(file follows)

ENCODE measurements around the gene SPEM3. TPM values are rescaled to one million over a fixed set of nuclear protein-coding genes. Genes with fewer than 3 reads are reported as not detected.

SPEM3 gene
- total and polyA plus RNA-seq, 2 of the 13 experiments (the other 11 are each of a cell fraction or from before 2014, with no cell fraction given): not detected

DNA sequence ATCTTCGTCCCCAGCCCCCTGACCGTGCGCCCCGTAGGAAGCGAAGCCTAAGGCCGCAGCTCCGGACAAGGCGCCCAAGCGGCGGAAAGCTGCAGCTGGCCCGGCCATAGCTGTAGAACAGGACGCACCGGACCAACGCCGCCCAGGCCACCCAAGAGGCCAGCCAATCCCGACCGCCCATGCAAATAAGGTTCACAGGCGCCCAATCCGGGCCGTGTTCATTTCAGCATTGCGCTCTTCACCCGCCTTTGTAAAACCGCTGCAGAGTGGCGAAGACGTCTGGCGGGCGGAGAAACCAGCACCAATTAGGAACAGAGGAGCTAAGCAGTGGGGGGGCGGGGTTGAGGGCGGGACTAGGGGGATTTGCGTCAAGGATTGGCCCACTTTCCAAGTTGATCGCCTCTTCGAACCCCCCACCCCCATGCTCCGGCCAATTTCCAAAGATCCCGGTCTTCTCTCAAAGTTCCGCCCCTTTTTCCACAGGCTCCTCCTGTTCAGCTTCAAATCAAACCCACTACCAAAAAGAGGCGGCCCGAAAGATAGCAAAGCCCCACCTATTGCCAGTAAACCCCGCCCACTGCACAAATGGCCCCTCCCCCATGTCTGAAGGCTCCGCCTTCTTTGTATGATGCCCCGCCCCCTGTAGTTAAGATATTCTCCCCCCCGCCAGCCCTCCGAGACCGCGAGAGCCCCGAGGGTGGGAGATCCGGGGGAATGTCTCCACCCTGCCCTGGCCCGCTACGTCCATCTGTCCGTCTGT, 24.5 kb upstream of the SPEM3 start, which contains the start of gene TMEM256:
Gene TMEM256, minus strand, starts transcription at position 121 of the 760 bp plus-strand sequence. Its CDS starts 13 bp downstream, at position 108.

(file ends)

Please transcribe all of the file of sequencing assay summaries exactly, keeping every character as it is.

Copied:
ENCODE measurements around the gene SPEM3. TPM values are rescaled to one million over a fixed set of nuclear protein-coding genes. Genes with fewer than 3 reads are reported as not detected.

SPEM3 gene
- total and polyA plus RNA-seq, 2 of the 13 experiments (the other 11 are each of a cell fraction or from before 2014, with no cell fraction given): not detected

DNA sequence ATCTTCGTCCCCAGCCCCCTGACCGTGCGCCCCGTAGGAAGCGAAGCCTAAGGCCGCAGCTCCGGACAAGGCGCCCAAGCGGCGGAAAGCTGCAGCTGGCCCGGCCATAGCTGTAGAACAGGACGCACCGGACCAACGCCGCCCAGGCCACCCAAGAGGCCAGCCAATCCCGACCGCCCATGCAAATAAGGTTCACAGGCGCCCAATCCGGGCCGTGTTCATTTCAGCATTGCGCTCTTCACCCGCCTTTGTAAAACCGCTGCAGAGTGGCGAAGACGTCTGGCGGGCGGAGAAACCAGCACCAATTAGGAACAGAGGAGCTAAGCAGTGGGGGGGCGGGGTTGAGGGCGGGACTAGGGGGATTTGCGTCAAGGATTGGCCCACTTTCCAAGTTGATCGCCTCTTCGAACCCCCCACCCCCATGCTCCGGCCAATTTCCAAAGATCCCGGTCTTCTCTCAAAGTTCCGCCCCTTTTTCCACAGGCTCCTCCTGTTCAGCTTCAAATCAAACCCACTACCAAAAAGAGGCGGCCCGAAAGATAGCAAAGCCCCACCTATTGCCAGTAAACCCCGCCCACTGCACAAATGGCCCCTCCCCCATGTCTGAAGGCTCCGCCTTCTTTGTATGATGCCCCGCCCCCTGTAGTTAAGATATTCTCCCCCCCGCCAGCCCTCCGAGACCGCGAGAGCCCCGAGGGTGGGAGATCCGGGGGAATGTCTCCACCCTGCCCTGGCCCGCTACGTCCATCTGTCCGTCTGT, 24.5 kb upstream of the SPEM3 start, which contains the start of gene TMEM256:
Gene TMEM256, minus strand, starts transcription at position 121 of the 760 bp plus-strand sequence. Its CDS starts 13 bp downstream, at position 108.